Windows Phone 8 is finally here, well, at least the announcement has been made. Joe Belfiore, Vice President Windows Phone took the stage in California to introduce to the world what Windows Phone 8 was all about.
Windows Phone 8 is finally here, well, at least the announcement has been made. Joe Belfiore, Vice President Windows Phone took the stage in California to introduce to the world what Windows Phone 8 was all about. This has definitely been a very eventful week for Microsoft, with Windows 8 OS being finally made available to the general public, Microsoft Surface RT also shipping out the pre-orders and Xbox 360 receiving an update to integrate it with the Windows 8 environment. Windows Phone 8 was the last piece needed to complete this loop and now that it’s out, there’s a lot to be excited about.
Joe Belfiore took his time walking the audience (and the webcast viewers) though all the new and amazing features Windows Phone 8 has to offer. Amongst the many notable features, Skype integration into the OS itself stands out. When Microsoft acquired Skype, we knew that the popular Voice Calling software was going to find its way into Microsoft’s products, starting with the Fall 2012 Update for the Xbox 360 Dashboard. Not only did that not happen, but even the first wave of Windows Phones were devoid of Skype. Windows Phone 8 finally brings deep Skype integration, along with the desktop counterpart of the software also getting an update.
Moving on, Belfiore emphasized a lot on how the Windows Phone 8 is designed to be a personal phone, almost like an extension of who you are. Keeping that in mind, the main user interface is populated with Live Tiles, something that we have really come to love about the OS. However, with Windows Phone 8, Microsoft takes the concept a little further and has allowed the lock screen to be fully customizable using Live Tiles as well. With these live tiles being right on the lock screen, you won’t actually need to unlock your phone to see what’s going on. All the updates come right onto the lock screen.
The third major new feature to the WP8 OS is something called Kids Corner. For a demo of Kids Corner, Belfiore called on stage his own kids, but not before showing a video montage of how much his kids harass him to let them use his phone. He outlined that the purpose of Kids Corner was to create a space on the phone for the kids, without having to worry about them getting into his e-mails and messing things up. Kids’ Corner is essentially like a “Guest Account” on a PC, but customized to fit a kid’s needs. It can be populated with specific apps and games for the children to enjoy. Belfiore put it as a little space on your phone dedicated just for kids.
To prove the point, he invited on stage Jessica Alba, who has been using Windows Phone 8 for some time now. She narrated an incident where one of her kids got onto her Twitter account and tweeted “child talk” to some 4 million of her followers. Kids’ Corner is designed to prevent just the sort of thing. The kids came on stage, and started up the Kids’ Corner feature just by swiping to the left on the lock screen and all of a sudden, they were engrossed in games and absolute silence followed.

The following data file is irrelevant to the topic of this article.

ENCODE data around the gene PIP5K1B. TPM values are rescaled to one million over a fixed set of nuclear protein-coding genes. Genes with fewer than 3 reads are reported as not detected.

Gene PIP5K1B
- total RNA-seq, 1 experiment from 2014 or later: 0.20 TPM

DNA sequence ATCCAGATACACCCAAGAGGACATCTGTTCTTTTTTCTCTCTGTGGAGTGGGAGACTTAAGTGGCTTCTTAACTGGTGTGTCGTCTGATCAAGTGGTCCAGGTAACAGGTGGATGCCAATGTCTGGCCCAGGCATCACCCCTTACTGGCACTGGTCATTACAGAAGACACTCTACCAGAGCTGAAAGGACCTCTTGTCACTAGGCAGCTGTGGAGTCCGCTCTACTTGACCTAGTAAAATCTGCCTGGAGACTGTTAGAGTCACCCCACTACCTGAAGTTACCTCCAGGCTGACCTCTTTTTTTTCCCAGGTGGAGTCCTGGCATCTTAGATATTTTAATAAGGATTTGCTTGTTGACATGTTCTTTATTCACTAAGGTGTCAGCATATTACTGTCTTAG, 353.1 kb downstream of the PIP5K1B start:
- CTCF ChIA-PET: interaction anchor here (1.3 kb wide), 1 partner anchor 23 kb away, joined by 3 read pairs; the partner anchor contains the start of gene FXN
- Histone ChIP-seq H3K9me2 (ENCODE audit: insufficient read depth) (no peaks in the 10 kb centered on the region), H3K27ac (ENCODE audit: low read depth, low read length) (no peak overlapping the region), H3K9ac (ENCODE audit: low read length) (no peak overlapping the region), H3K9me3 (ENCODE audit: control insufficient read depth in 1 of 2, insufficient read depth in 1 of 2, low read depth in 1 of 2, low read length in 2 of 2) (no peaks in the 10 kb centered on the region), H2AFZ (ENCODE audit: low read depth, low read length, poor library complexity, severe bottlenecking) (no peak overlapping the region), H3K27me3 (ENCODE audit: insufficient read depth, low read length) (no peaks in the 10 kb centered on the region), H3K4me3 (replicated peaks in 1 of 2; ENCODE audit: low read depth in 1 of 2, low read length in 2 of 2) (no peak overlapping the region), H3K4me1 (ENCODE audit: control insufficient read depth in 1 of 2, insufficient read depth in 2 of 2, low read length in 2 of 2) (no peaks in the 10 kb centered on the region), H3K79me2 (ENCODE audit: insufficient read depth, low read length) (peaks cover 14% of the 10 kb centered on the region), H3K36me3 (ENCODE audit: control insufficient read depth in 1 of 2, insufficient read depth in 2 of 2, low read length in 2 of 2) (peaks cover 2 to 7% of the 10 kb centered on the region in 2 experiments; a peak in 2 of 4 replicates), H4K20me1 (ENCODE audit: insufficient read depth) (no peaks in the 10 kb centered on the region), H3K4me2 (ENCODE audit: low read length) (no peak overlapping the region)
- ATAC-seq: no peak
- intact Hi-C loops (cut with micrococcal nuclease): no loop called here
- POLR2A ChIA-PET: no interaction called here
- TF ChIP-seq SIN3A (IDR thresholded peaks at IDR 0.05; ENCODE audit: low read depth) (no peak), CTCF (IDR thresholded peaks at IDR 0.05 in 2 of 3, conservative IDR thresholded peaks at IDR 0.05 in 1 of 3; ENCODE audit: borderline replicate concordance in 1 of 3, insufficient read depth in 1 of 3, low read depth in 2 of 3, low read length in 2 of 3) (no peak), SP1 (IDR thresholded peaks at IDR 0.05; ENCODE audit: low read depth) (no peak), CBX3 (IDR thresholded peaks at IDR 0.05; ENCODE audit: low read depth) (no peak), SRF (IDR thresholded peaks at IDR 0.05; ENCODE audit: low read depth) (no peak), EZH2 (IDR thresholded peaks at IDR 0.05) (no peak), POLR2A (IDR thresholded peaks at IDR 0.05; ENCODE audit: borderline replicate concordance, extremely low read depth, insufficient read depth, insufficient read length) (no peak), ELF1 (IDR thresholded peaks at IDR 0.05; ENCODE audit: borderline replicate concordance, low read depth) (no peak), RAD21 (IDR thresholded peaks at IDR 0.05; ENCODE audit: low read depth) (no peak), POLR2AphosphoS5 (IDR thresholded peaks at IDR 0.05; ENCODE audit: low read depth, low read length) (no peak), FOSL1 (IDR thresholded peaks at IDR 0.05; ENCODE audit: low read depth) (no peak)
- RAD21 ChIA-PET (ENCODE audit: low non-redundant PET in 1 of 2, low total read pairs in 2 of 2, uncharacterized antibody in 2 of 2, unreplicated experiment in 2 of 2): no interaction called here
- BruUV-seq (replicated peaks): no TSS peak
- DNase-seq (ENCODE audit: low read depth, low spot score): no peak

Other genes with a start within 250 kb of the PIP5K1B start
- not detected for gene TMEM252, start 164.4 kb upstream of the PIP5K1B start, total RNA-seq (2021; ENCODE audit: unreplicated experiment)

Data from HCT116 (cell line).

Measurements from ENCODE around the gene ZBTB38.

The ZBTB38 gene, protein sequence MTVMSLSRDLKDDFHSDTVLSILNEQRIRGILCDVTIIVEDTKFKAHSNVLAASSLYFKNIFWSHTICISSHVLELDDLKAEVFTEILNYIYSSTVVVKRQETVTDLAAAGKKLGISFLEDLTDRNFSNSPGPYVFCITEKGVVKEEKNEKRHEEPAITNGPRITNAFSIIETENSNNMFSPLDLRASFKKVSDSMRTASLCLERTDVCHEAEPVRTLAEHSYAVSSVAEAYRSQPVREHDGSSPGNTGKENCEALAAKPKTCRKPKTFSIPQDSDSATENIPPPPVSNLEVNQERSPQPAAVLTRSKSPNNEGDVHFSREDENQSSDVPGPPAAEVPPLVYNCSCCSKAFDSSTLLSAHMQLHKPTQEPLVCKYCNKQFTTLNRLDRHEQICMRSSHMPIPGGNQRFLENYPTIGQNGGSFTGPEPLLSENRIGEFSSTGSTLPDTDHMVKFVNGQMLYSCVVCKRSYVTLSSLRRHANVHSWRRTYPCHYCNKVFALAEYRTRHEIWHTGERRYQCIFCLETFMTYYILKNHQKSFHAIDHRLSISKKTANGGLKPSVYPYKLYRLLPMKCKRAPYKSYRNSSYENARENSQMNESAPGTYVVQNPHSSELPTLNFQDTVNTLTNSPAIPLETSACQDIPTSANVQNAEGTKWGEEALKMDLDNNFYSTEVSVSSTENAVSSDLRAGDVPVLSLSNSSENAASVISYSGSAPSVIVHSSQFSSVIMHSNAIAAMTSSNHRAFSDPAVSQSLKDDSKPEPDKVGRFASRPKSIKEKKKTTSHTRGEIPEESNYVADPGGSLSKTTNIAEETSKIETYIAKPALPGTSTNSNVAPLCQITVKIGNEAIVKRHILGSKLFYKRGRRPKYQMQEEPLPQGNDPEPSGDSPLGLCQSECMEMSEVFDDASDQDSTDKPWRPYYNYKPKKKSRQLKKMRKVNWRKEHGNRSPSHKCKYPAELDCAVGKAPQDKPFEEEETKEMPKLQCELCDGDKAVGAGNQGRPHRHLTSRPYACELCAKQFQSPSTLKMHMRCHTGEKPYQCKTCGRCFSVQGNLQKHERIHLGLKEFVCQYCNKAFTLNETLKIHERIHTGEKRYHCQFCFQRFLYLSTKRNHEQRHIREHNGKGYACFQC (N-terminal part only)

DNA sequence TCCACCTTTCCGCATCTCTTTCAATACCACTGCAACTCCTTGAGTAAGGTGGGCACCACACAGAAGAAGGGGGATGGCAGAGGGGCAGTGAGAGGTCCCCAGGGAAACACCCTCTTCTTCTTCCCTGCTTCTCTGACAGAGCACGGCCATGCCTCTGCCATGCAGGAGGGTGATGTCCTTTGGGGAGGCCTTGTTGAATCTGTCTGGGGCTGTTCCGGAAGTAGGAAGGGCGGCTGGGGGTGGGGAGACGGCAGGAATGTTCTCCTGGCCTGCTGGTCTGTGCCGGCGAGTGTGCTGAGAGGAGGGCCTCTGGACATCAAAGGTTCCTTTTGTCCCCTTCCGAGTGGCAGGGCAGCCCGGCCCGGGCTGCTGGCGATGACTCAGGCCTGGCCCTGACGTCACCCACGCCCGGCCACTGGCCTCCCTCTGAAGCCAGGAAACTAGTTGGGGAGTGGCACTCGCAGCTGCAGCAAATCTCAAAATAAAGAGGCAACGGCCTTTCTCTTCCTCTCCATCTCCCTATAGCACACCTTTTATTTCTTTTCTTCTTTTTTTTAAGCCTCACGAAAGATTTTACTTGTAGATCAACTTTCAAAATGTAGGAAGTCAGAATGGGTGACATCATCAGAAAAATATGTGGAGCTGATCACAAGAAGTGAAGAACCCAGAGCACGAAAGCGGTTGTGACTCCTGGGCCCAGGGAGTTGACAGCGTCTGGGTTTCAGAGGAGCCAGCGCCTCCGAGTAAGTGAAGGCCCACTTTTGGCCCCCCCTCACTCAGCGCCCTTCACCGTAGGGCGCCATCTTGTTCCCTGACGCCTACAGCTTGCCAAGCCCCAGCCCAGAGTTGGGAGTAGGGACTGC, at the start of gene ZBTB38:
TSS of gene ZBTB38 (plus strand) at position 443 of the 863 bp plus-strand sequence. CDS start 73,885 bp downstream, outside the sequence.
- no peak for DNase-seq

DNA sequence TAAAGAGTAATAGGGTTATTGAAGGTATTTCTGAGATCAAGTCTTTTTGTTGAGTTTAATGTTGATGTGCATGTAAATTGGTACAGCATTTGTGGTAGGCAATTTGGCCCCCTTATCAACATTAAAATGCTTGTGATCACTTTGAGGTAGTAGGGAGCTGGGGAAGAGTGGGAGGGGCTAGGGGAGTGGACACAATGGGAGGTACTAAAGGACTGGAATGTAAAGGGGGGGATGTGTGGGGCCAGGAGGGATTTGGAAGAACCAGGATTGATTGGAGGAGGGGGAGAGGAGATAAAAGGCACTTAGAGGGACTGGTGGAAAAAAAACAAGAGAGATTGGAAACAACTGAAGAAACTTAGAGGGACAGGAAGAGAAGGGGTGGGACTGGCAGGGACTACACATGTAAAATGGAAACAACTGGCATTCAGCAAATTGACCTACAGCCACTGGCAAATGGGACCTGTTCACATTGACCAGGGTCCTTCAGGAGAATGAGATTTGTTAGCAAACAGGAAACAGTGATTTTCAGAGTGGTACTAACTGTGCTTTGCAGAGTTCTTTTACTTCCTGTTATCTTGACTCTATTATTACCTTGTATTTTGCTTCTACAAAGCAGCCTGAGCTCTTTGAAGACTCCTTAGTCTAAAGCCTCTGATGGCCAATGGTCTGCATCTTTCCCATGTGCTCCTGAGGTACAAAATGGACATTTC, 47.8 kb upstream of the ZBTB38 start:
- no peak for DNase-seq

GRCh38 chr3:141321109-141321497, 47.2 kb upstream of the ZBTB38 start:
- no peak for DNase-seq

Since Microsoft has focused so heavily on the social aspect of our lives, the People’s Hub in Windows Phone 8 has also received an impressive update. Now instead of just having all your contacts from various sources in one place, making it a big sea of humans, you can create what are called “Rooms”, groups to which specific people can be added and thus, updates from these people take priority. The point of groups isn’t just to segregate people, but also be able to share exclusively with them. The on-stage demo showed how Rooms can be used to share images, calendars, to-do lists and messages with the people in that Room. Best of all is the fact that people who are not using a Windows Phone 8 can also be added to Rooms, although the features available to them might be limited.
While there are many software tweaks and upgrades, Windows Phone 8 also comes with a bump in specs. Moving on from the ancient-seeming single cores, the WP8 devices will all run on dual-core processors and feature 720p or WXGA resolutions. Steve Ballmer took a few minutes on stage to talk about the new OS as a whole, along with introducing us to the upcoming Windows Phone 8 devices from various manufacturers. Nothing we didn’t already know, with Nokia, HTC and Samsung being the three makers of the first few WP8 devices.
We had been hoping that Ballmer would take the time to unveil the rumored Surface Phone, but we weren’t that lucky. The key-note for the Windows Phone 8 ended with a tentative Fall availability for all phones across Europe and USA (specific carrier availability and price to follow soon), but no word on Asia or India availability.
Windows Phone 8 definitely looks like a great piece of work, setting itself significantly apart from the competition. In a video, Belfiore take a jab at the competitors by saying "It's the only phone that has live tiles, for the people you care about and the apps that you use all the time. It's a different story than iOS and Android. The iOS 6 homescreen is really just a sea of static icons. It's not people; it's not live data.
Of course, after five years, they have added one more row of icons! Android homescreens typically present a complex maze of icons, widgets, and settings. But, they look a lot like iPhones, too. If you put a bunch of them together on a table, it'd be hard to tell your own from the crowd. We felt there was a better way. Windows Phone 8 -- it looks different, and that's because we didn't make WP8 for all of us, we made it for each of us."
We’re definitely looking forward to WP8 phones hitting the shelves soon so that we can see just how good or bad they are, and how well they play with other Windows 8 based devices like the PC, Surface Tablets and the Xbox 360.